The chassis common section has an Intel 8039 microcontroller without internal ROM. The ADC controller is an Intel 8049 with internal ROM. Both are microcontrollers of the Intel MCS-48 family with a whopping 128 bytes of on-chip RAM. The firmware of the 8039 is stored on an 8KB 2764 EPROM, one of those old style types that must be erased by shining a bright UV light on a glass window. A 256 x 4bit static RAM is used to store calibration data. A 3V lithium battery powers the SRAM when main power is switched off.

The AD converter of the 3478A doesn’t use a high precision integrated circuit, but it’s built from discrete components and uses an integrator, a voltage reference and a comparator, under control of the 8049 microcontroller.

AD Converter Diagram

The ADC is based on a dual-slope conversion:

Dual slope conversion

  • During the runup phase, the signal that must be measured is applied to the input of the integrator for a fixed amount of time.
  • This charges a capacitor with a charge that’s proportional to the voltage of the signal.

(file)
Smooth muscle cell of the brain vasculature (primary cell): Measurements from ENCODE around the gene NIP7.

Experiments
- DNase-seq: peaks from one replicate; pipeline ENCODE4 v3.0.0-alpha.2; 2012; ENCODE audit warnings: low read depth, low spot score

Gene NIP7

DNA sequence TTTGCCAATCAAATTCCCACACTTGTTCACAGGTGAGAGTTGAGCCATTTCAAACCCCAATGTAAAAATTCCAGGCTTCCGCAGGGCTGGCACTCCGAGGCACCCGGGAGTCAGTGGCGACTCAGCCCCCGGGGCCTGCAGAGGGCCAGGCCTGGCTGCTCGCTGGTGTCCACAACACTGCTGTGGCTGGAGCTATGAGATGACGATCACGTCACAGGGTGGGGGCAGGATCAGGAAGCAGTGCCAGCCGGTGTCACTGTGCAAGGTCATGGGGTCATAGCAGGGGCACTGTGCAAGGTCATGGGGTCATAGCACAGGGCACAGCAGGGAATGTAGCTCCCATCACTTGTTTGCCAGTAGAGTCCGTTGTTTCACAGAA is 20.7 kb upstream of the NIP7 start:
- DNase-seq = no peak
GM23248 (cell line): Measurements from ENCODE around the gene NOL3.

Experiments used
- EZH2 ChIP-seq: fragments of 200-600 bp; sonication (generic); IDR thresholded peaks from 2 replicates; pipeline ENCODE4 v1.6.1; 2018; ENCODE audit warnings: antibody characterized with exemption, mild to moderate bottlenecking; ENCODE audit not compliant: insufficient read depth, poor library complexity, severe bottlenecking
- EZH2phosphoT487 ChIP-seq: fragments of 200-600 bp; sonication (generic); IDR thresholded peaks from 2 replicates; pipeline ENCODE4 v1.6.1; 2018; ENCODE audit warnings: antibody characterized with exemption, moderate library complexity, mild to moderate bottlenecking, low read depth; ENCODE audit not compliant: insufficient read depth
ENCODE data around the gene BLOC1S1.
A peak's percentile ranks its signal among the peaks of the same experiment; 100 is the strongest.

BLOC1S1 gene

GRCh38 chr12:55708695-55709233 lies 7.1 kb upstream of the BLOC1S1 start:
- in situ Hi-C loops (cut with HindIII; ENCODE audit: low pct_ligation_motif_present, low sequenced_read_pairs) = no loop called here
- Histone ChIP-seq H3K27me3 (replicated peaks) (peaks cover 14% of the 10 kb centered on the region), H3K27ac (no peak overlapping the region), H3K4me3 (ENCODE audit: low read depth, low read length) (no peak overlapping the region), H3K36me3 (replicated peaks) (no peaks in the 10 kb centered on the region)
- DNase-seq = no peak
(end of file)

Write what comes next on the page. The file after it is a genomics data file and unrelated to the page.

• during the following rundown phase, the integrator is discharged by applying a constant, known voltage reference to the input.
  • the time needed to discharge the capacitor is proportional to the voltage of the input signal.

In other words, the AD convertor transforms a voltage to time, which is much easier to measure with high precision.

The real implementation is a bit more complex and uses the so-called Multi-Slope II method, which uses the runup phase to determine the most significant digits and the rundown phase for the least significant digits.

The detailed explanation is well beyond the scope of this blog post, but section 7-F-31 of the service manual describes the process very well.